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Prescrire Int. 2014 May;23(149):130-5.

Bleeding associated with uterine leiomyomas. Tailor treatment to the individual patient.

[No authors listed]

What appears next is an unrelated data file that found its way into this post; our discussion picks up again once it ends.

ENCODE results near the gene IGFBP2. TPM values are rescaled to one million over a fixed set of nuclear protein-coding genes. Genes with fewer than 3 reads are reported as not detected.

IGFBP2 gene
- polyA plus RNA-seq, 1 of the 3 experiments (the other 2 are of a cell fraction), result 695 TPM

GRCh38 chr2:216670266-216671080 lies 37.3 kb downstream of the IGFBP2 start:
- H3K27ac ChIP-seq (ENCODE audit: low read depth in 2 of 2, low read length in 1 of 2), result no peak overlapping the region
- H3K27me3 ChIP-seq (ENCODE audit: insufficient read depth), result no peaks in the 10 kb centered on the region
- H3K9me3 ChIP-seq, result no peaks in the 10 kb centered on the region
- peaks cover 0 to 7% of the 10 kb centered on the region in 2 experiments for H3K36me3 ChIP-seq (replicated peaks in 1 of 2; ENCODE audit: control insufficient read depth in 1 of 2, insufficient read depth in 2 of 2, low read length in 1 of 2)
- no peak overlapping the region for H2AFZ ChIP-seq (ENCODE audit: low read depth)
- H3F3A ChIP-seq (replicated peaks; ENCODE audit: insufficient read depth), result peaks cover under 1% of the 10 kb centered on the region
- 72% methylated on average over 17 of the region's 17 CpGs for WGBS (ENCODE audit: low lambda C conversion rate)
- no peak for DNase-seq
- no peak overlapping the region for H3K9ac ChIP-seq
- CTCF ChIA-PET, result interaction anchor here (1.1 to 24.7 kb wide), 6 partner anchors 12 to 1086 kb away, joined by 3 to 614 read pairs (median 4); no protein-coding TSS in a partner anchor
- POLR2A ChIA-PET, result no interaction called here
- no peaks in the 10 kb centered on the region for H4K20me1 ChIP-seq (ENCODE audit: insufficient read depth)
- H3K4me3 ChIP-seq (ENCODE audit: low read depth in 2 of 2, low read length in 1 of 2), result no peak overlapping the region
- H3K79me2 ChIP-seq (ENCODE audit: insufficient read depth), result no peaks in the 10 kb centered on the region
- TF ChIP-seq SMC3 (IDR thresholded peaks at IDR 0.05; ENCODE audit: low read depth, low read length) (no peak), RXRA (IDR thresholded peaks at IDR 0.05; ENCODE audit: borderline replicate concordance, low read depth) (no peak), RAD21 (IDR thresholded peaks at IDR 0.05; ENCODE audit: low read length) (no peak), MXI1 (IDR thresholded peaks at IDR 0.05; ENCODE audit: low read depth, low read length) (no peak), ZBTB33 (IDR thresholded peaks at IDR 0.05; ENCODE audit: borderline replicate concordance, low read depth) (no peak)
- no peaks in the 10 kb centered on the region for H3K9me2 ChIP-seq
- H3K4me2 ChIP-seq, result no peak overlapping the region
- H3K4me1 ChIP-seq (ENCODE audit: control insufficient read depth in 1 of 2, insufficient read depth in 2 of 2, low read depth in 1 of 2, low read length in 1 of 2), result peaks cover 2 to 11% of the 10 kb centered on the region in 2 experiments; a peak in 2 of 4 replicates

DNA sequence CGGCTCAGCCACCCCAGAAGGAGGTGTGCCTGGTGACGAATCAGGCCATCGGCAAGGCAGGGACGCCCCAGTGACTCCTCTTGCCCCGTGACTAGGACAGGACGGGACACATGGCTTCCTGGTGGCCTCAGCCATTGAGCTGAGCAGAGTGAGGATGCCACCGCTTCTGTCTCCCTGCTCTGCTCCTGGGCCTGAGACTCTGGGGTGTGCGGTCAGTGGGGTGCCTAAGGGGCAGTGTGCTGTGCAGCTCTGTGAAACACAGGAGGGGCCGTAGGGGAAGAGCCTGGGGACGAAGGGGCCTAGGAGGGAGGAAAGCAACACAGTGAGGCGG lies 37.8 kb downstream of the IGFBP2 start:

Uterine leiomyomas are benign, often asymptomatic, tumours of the uterus. When they are symptomatic, the most frequent symptom is heavy, prolonged menstrual bleeding, which stops at menopause. When this blood loss causes iron-deficiency anaemia, iron supplementation is justified. Various treatments aimed at reducing uterine blood loss are proposed for women with leiomyoma-related bleeding. As of late 2013, what is the harm-benefit balance of these treatments? To answer this question, we reviewed the available data using the standard Prescrire methodology. Hysterectomy (removal of the uterus) is the most radical treatment for the clinical manifestations of uterine leiomyomas. Serious complications sometimes occur. Nine randomised trials including a total of 1553 patients found no advantage in leaving the cervix intact. Randomised trials in about 4500 patients showed that the vaginal approach is preferable to an open abdominal or laparoscopic approach: in particular, it resulted in fewer infections and less bleeding. Myomectomy (selective removal of uterine leiomyomas) is another surgical option, especially when the patient wishes to preserve her fertility. Its evaluation is mainly based on noncomparative case series. As with hysterectomy, it exposes patients to the risk of serious complications. Symptoms recur in 4% to 27% of cases.The reintervention rate is 4% to 20%. Injections of the gonadorelin agonists leuprorelin or triptorelin reduce bleeding associated with leiomyomas, according to several randomised trials. They have not been demonstrated to reduce the need for transfusion or to facilitate subsequent surgery for leiomyomas.The harm-benefit balance of prolonged use of these drugs is unfavourable, due to their numerous adverse effects. The oral progesterone receptor antagonist ulipristal reduces excessive bleeding, but has not been demonstrated to facilitate subsequent surgery.The effects on the endometrium of taking ulipristal for more than 3 months are unknown. The progesterone antagonist mifepristone reduced bleeding in small randomised trials, but increased the incidence of endometrial hyperplasia. The levonorgestrel-releasing intrauterine device has mainly been evaluated in non-comparative studies, which suggest that it reduces menstrual bleeding in women with leiomyomas. The risk of expulsion of the device in women with leiomyomas appears to be about 20%. Its main adverse effects are rare cases of acne, depression, headache, weight gain and breast tenderness. Very little evaluation data is available on oral progestins in this situation. A progestin, such as norethisterone, taken from the 5th to the 26th day of the menstrual cycle seems to reduce menstrual blood loss and has a contraceptive effect. Oral progestins expose women to an increased risk of venous thromboembolism and possibly increase the risk of breast cancer. Their harm-benefit balance seems less favourable than that of the levonorgestrel-releasing intrauterine device. The thrombotic risk associated with tranexamic acid is unclear, but deserves serious consideration given the drug's uncertain efficacy. In practice, the treatment should be chosen with the patient, based on various factors, including severity of symptoms, age, desire to preserve fertility or the uterus, characteristics of the leiomyomas, and patient preference. As of late 2013, when drug treatment is considered useful in postponing surgery or while awaiting menopause, the levonorgestrel-releasing intrauterine device is the first choice. Oral progestins are another alternative, although their adverse effects are unclear when taken for several months. It is better to avoid exposing patients to the other available drugs, and to choose iron supplementation for women who develop anaemia.

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